If 2017 was the year of the ICO, then 2018 was the year that this blockchain funding method met its match in the form of governments, regulators, and an awakening of the cryptocurrency community. The funding method has shown a boom and a bust in terms of money raised over the last 18 months or so.
While regulators and governments played their part in curbing the enthusiasm of ICOs, there were also other major problems with the fundraising method, including multiple scams, poor products and companies, as well as issues with the Ethereum blockchain that many ICOs built their tokens upon.
The question that many are asking now is: Will Ethereum see a fate similar to ICOs because of the ICO bust? Ethereum itself has not had a great year either, in terms of its growth and scalability, but as well as with its progression to what its potential could be.
With the boom of ICOs, many believed that Ethereum had found its killer app as it allowed for blockchain companies to build upon their platform, as well as run their ICOs, making Ethereum the major driving tool for ICOs.
But, with the decline in ICOs, and Ethereum’s own problems, there is concern that the ‘World Computer’ blockchain may be going the same way as ICOs.
ICO boom based on Ethereum
A look at a graph published by Bloomberg in October describes exactly how the ICO phenomenon has come and gone. Masses of capital were pushed into these companies for fundraising, with the majority of them being based on the Ethereum platform.
ICOs were so popular because, at a time when speculators were starting to discover Bitcoin and the likes, they were also hearing about other companies that had tokens that could grow in value by 1,000s of percent. It was enticing for investors who would throw money at these ICOs.
However, regulators soon caught onto this fundraising phenomenon, and it caused a big handbrake as many companies were soon under the scope of agencies like the SEC in the US, or even finding themselves totally banned, like in China and Korea.
Not good for Ethereum
The turn around in fortune did not bode well for Ethereum either as the hype in ICOs was primarily predicated on the potential and promise of what a smart contract blockchain like Ethereum could do.
All these ICOs and companies showed that the power of blockchain could affect multiple sectors in today’s world, and it would be Ethereum that would drive it as their blockchain base.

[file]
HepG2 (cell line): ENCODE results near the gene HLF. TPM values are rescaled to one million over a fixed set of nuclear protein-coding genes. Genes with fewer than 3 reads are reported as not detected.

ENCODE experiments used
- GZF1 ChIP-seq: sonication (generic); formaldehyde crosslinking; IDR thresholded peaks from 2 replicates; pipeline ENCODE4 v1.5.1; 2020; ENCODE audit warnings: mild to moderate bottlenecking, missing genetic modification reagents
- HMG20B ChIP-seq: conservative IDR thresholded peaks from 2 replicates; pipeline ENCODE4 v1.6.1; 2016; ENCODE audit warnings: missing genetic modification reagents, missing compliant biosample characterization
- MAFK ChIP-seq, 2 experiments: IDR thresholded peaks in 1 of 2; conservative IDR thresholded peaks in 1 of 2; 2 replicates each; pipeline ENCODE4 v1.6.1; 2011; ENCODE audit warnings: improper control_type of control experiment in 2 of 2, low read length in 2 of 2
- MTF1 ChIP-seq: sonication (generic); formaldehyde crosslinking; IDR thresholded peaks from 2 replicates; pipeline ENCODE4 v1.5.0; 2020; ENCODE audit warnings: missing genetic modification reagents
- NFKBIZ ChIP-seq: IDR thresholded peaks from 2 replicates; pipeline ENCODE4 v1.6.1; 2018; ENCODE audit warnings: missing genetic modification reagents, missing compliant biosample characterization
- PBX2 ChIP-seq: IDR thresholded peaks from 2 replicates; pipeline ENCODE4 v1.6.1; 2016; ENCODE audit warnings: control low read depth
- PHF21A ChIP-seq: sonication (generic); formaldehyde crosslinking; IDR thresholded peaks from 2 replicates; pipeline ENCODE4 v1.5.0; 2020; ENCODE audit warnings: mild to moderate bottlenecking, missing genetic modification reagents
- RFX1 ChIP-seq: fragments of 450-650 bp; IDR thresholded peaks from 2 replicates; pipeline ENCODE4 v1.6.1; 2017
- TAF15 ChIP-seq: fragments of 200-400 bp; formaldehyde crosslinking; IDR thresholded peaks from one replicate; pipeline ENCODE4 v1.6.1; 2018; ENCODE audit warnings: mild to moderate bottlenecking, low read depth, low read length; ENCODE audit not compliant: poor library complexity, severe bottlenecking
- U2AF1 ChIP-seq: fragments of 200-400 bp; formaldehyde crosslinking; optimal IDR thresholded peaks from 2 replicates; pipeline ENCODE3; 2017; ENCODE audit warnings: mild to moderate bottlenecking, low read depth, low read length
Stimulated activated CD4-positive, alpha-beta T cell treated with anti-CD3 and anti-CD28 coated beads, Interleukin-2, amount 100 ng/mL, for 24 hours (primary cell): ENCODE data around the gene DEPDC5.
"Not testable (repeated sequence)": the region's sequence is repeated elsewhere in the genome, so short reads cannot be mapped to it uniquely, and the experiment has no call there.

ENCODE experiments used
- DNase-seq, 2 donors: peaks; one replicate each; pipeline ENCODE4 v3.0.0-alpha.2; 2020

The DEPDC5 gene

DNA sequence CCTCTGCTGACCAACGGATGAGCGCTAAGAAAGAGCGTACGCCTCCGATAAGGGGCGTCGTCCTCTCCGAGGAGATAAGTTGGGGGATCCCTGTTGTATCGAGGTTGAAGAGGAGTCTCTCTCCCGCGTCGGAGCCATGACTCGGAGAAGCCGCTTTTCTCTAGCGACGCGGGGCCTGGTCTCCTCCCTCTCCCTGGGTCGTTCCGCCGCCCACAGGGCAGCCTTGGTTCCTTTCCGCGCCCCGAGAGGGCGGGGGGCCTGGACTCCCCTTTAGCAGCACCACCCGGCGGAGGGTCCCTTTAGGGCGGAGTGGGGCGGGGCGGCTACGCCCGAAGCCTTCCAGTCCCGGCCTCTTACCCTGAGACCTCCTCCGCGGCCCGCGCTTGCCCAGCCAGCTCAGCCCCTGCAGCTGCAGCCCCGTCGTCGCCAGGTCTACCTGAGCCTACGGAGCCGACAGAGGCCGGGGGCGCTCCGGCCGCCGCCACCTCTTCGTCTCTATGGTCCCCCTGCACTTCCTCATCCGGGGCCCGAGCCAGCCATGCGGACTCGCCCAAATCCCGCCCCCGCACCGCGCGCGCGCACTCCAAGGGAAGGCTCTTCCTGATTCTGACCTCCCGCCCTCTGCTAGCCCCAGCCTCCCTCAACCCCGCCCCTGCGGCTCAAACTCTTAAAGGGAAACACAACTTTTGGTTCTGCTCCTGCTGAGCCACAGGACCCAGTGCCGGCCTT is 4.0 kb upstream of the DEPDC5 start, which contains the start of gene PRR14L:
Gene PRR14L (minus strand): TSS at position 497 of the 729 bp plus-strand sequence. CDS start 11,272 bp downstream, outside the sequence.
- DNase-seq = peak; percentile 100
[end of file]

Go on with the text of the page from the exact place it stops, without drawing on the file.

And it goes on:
Thus, when the ICO hype started to be curtailed, eyes were turned towards Ethereum in recognising some of its flaws in not seeing a lot of these projects taking off. The regulators certainly played their part in slowing the growth, but the blockchain itself also started to show some cracks.
Having lost a lot of interest and drive from ICOs, the Ethereum killer app in many respects and the blockchain lost a lot of traction. More so, it showed that it would not be able to handle a busy blockchain as its scaling was a problem.
The game of CryptoKitties, in December last year, proved that Ethereum needed an upgrade in scaling and its transaction speeds, but throughout the entire 2018, there has not been much progress made there.
Other competitors to Ethereum, such as as EOS, Stellar, Tron, Cardano and NEO, have also risen in the ranks and offer an alternative platform for dApps and blockchain projects to build upon.
It is not all doom and gloom for Ethereum, though. While ICOs may have had their wings clipped, and inadvertently slowed the need and use of Ethereum, the blockchain itself is still striving to grow and improve.
In 2019, there is a lot of work that is being done to help change the way in which the transactions work as Ethereum moves from proof-of-work to proof-of-stake through the Casper upgrade.
Moreso, even in January there will be the Constantinople hard fork that will ready the blockchain for this upgrade to Casper.
So while ICOs have seemingly seen their end in 2018, 2019 should be a year of reconciliation and growth for Ethereum, devoid of the hype and undue pressure brought on by ICOs. If Ethereum can address its fundamental issues through Constantinople and Casper, there is no reason why Ethereum cannot be a leader in smart contracts going forward.
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